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Japan lifts operational ban on world’s biggest nuclear plant

 Japan’s nuclear power regulator on Wednesday lifted an operational ban imposed on Tokyo Electric Power’s (9501.T) Kashiwazaki-Kariwa nuclear power plant two years ago, allowing it to work towards gaining local permission to restart.

Tepco has been eager to bring the world’s largest atomic power plant back online to slash operating costs, but a resumption still needs consent from the local governments of Niigata prefecture, Kashiwazaki city and Kariwa village, where it is located.

When that might happen is unknown.

With capacity of 8,212 megawatts (MW), the plant has been offline since 2012 after the Fukushima disaster a year earlier led to the shutdown of all nuclear power plants in Japan at the time.

In 2021, the Nuclear Regulation Authority (NRA) barred Tepco from operating Kashiwazaki-Kariwa, its only operable atomic power station, due to safety breaches including the failure to protect nuclear materials and missteps that saw an unauthorised staff member accessing sensitive areas of the plant.

Citing improvements in the safety management system, the NRA on Wednesday lifted a corrective action order that had prevented Tepco from transporting new uranium fuel to the plant or loading fuel rods into its reactors – effectively blocking a resumption.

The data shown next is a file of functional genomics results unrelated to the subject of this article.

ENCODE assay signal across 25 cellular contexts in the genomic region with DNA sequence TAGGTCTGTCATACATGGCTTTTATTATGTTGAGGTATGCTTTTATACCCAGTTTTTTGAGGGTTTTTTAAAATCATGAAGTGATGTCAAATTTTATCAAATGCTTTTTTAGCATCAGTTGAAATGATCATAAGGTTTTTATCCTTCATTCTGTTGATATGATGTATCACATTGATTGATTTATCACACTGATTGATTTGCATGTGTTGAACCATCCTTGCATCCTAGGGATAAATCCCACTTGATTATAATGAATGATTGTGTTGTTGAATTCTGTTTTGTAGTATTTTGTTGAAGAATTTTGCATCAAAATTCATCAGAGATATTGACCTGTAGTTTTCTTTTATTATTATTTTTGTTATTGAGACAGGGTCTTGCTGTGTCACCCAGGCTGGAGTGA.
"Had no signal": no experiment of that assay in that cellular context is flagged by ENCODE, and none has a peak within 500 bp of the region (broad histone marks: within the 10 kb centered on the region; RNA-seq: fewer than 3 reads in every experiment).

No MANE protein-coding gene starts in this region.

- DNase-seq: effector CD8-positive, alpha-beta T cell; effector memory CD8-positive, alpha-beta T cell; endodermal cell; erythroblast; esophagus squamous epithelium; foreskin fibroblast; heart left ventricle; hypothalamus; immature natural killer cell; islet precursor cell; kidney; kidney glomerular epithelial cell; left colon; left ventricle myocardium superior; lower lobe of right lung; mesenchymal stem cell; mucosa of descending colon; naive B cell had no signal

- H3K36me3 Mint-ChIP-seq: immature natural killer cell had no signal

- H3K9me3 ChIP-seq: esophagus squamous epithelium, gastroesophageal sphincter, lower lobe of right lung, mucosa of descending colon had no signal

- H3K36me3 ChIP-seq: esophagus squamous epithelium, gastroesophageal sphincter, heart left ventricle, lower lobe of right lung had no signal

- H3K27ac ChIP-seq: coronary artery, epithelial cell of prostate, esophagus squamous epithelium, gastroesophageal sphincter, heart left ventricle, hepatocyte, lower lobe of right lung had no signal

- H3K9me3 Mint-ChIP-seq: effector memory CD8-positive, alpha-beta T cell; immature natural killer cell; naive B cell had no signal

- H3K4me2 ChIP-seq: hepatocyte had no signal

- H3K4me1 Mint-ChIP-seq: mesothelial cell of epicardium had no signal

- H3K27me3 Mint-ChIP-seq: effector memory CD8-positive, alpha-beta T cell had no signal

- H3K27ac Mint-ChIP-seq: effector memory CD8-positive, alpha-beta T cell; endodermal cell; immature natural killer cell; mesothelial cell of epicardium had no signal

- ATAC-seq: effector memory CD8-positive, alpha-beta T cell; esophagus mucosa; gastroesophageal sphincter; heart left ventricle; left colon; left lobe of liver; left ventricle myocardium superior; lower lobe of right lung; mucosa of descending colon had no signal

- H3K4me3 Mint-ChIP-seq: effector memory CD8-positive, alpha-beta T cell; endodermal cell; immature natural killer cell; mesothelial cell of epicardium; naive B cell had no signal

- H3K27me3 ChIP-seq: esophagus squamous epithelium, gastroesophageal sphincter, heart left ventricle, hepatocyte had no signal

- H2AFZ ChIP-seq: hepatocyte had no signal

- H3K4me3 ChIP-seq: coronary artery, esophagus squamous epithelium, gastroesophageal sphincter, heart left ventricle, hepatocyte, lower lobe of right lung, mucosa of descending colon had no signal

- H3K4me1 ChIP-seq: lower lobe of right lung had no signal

Following the decision, Tepco said it would continue its efforts to regain the trust of the local community and society at large, while Japan’s chief cabinet secretary said the government would do its part to aid the process.

“The government will seek the understanding and cooperation of Niigata prefecture and local communities, emphasising ‘safety-first’,” Yoshimasa Hayashi, the government’s top spokesperson, said.

Resources-poor Japan is eager to bring more of its nuclear power plants online to reduce its reliance on imported fossil fuels such as liquefied natural gas (LNG).

The Institute of Energy Economics, Japan (IEEJ) forecast last week that Japan’s LNG imports would decline to 58.5 million metric tons in the 2024/25 fiscal year from an estimated 64 million tons this year. The fall factors in the anticipated restarts of a few more nuclear reactors and an increase in renewable energy sources.

Shares in Tepco had soared after the NRA indicated early this month that it would consider lifting the operational ban after conducting an on-site inspection and meeting with the company’s president.

Source: Reuters